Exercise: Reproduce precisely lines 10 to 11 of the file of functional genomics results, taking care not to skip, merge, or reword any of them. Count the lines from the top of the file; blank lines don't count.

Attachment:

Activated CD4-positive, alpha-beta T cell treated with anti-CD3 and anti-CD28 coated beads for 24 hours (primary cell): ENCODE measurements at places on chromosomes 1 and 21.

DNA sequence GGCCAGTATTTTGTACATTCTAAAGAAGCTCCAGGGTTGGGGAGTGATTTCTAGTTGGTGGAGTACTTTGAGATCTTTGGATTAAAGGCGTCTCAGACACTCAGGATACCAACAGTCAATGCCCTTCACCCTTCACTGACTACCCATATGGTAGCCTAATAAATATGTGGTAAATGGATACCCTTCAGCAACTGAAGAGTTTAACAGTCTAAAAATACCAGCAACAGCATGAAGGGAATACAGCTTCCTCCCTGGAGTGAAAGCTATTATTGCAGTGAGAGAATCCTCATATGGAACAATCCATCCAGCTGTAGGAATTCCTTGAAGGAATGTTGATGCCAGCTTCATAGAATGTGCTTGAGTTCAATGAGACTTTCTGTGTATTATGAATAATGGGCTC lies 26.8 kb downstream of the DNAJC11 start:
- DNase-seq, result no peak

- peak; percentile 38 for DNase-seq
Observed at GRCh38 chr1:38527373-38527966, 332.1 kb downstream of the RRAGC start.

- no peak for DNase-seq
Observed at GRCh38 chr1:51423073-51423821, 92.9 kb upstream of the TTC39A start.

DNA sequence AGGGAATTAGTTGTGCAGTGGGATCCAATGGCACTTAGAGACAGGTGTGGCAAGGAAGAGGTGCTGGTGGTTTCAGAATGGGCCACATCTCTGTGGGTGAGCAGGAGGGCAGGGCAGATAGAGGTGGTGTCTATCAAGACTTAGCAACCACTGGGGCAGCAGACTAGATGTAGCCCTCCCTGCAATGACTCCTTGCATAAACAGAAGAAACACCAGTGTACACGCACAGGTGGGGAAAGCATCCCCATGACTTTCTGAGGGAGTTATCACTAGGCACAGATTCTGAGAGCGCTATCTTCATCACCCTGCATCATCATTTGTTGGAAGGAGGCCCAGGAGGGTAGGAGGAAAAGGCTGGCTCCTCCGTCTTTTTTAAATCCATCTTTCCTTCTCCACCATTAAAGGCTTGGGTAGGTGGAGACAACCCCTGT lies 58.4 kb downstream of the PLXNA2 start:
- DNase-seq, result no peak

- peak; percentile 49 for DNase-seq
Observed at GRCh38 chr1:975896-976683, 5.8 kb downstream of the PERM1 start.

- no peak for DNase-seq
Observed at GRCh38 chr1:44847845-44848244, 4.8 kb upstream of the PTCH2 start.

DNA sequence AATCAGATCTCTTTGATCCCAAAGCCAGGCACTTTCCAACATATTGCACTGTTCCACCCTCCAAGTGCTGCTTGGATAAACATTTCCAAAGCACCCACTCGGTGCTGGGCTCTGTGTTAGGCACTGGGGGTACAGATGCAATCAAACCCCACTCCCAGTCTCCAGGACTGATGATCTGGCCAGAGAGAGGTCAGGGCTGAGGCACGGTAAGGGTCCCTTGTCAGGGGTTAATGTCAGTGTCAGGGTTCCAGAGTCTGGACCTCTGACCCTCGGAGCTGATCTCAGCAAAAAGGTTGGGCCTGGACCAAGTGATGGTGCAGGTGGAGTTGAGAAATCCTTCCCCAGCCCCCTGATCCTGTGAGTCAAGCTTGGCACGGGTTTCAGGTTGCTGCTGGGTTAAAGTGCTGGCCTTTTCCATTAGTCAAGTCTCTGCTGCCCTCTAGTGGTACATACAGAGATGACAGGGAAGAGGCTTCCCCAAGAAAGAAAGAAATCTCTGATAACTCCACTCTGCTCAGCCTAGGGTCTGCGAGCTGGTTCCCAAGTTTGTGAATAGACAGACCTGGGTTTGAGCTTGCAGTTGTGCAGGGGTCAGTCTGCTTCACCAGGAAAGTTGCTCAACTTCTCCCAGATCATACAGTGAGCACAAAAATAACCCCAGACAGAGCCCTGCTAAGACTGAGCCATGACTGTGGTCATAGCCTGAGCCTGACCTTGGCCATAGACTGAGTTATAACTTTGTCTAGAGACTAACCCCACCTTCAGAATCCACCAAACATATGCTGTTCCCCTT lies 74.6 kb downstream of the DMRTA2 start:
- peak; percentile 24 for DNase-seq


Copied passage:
- peak; percentile 49 for DNase-seq
Observed at GRCh38 chr1:975896-976683, 5.8 kb downstream of the PERM1 start.